The Gaslight Anthem @ Double Door 8/8/09

Out in a sea of Gaslight Anthem fans – especially those at the Double Door Saturday evening – there’s a meshing of two very distinct types of music fans.

In one corner, there’s the punk rock fans – kids who get their kicks from groups like Alkaline Trio, Against Me!, and the Lawrence Arms. Those bands are scruffier, edgier versions of their pop-punk counterparts that probably spent more time with the first three Clash records than the three hit Blink-182 albums.

In the other corner, there’s the always mercurial indie rock fans, who have been won over by the band’s roots-rock Americana and cinematic lyrics. The band’s working class image is the in rock-and-roll trend right now – it’s a template that they follow like their counterparts Lucero, the Drive-By Truckers, and The Hold Steady. There’s a simple reason for that: it never gets old.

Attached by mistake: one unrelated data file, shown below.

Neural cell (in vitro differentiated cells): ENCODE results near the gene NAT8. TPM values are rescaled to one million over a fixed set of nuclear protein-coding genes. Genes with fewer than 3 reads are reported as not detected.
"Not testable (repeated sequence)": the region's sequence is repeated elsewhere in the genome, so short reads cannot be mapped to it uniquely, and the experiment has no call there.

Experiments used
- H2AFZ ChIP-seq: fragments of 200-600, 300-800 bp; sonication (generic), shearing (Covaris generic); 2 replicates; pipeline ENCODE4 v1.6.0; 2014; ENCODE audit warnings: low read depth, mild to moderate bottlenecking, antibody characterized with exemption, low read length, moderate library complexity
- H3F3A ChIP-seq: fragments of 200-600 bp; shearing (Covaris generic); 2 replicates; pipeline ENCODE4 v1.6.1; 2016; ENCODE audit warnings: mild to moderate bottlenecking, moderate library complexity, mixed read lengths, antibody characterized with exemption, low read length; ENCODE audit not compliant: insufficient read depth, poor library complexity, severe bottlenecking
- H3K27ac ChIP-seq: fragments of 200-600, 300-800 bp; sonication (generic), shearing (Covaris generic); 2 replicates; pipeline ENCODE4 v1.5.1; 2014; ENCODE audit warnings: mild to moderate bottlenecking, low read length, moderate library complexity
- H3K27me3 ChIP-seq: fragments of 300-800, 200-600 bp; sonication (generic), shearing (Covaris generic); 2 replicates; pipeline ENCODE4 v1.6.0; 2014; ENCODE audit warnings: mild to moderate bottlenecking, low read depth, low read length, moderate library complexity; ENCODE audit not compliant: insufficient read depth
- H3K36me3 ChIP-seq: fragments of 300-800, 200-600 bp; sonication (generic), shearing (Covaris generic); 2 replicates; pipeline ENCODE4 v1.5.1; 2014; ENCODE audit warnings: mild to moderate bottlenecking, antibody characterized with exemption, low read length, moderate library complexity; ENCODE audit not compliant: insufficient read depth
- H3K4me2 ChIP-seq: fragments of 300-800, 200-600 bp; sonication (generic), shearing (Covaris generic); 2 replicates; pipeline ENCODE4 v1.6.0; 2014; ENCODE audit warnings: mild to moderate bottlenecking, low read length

The Gaslight Anthem took the stage shortly after midnight. By then, the club had turned into a sweatbox. Any hopes of recycling a pair of pants or t-shirt for the next day were dashed. Those in the first few rows were dripping from head to toe – it was overwhelmingly soggy.

For a band with as much positive buzz as The Gaslight Anthem, it’s hard to believe that they’d be anything but a sure-thing live act. In that category, they disappoint.

Rock and roll to me, comes from the interactivity. I enjoy watching frontmen like Eddie Argos of Art Brut treat his songs as if they were his own personal theater, jumping into the crowd, faux-sulking while sitting on a monitor, and acting as if his band members are just some second-rate session musicians carrying out his bidding.

So, it’s was a bit maddening as a concertgoer to watch The Gaslight Anthem with a such a short range of motion. Strumming the guitar and occasionally playing to the drummer caused my mind to wander more than I hoped. There’s a barometer I carry to measure my enjoyment level at a show: my cell phone. If it’s out, and I’m texting someone, the performer’s lost me. If you don’t see it, we’ll, let’s just say, I make myself seen.